The Crimson White

Sloss Fest restores Magic City vibe

Eric Roddy

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Quietly looming over the outskirts of Birmingham rests Sloss Furnace. An artifact from the 1800s that was once known for its production of award winning steel is now retired. It holds a front-row seat to a more modern Birmingham. Lonely, it is the only structure of its kind for miles. Aside from a few weeks out of the year, it goes largely unnoticed, receiving only the quick glances of those driving to the airport.

Two weeks ago Sloss was given new life. Tired of being miscast as a haunted house, Sloss became a sanctuary for improved crowd weaving abilities, expanded concert experience repertoires and shattered expectations for how much a person could actually sweat. Despite consistent 90-degree temperatures, intermittent lightning bolts and sporadic rain, festivalgoers, as they typically do, wholeheartedly embraced the festival, both leaving purpose to Sloss Furnace and taking a piece of Birmingham along with them.

To this Alabama resident, it seems that particularly in the last five years there has been a revival of musical and artistic culture within our state. Not that Alabama has been lying dormant, but now it seems that when a new band tops the charts or wins a Grammy, each corner of the state proudly competes to claim a hometown origin.

We can now add a second festival to our “already pushing the 1” margins of the paper” musical resume. Yet there is something unique about Sloss – an essence not fully captured and displayed by the Hangout Festival. In the heart of the Civil Rights battleground, a crowd temporarily relieved of fixations on the perceived iniquities and shortcomings of Alabama gathered in an industrial heirloom to enjoy the heritage and history that came complimentary with each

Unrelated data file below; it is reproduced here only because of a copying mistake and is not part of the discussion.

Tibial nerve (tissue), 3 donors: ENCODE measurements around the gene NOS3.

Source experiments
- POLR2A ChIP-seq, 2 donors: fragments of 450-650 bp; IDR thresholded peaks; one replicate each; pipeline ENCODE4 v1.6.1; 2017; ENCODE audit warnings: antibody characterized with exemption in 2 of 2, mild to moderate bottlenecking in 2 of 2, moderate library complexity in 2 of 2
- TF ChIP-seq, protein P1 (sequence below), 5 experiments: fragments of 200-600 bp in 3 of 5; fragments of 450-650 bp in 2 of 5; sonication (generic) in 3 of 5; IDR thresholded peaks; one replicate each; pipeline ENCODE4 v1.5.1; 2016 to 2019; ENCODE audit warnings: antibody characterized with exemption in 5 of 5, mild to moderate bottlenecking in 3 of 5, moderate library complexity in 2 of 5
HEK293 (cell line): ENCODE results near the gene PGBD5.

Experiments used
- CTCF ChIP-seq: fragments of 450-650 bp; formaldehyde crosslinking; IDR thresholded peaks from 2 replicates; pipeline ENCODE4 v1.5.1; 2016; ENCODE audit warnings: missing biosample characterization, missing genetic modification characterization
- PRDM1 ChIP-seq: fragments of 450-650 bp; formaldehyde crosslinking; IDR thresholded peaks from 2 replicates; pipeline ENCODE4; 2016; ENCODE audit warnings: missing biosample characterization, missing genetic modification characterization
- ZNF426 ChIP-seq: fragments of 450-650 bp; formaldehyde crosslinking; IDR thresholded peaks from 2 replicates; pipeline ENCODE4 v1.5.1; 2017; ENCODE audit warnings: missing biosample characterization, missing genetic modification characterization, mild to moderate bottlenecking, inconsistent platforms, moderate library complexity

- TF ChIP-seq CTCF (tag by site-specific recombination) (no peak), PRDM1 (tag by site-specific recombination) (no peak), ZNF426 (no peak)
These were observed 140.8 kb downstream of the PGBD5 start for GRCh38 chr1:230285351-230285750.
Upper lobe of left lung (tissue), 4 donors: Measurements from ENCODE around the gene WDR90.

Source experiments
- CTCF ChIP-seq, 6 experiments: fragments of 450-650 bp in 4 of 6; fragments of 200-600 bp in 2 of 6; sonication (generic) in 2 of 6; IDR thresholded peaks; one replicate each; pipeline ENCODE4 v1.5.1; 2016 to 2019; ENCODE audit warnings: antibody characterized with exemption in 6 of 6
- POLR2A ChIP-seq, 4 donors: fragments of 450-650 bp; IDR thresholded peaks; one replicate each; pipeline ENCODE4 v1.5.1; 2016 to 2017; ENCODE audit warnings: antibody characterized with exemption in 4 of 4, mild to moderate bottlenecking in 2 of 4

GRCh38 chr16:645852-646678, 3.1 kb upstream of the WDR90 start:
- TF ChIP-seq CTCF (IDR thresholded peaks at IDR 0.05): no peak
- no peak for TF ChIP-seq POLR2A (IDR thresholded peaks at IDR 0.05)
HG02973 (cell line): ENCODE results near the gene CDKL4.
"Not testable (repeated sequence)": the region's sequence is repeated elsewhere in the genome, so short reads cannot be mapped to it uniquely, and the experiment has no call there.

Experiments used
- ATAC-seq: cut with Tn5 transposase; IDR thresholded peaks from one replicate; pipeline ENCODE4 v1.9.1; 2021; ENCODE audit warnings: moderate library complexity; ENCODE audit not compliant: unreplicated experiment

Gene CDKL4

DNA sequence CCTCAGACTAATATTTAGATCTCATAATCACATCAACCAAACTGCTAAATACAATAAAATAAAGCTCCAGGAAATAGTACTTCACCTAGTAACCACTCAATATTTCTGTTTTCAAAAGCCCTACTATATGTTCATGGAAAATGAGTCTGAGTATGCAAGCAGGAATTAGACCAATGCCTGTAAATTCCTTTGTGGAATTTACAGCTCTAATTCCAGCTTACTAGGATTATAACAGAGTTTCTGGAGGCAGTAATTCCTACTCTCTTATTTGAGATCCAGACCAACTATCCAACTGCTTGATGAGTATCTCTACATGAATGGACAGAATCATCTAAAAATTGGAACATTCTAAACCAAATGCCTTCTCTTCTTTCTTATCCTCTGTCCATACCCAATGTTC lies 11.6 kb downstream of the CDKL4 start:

ticket purchase.

Sloss Fest highlighted all the good that comes from living in a place with character, grit and history. It showed that the Magic City can and should be on every tourist’s to-visit list. The only question is, can we handle the crowds when we bring 
them here?

Despite its burgeoning renaissance, Birmingham still lacks the infrastructure it needs to efficiently handle large crowds of visitors. Some city blocks, like those around Sloss Furnace, still sit vacant and create eye sores in their surrounding neighborhoods. Our public transportation systems are so lackluster they’re almost non-existent. Some concertgoers waited over an hour for taxis or designated drivers to pick them up because no hotel is within walking distance. If the city’s leadership can’t find the funds or political will to make a major investment in public transportation, it may have no choice but to invite companies like Uber to pick up the slack, even if they only serve the upper class and are difficult for the city to 
negotiate with.

Will there be another Sloss Fest? Seth Avett seemed to capture the sentiment of the crowd and answer the question for us, “One more? We’d love to.”

With the U.S. women’s national soccer team’s victory tour match right around the corner, we’d love Birmingham to be ready for them when they do.

Eric Roddy is a senior majoring in philosophy. His column runs biweekly.

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Sloss Fest restores Magic City vibe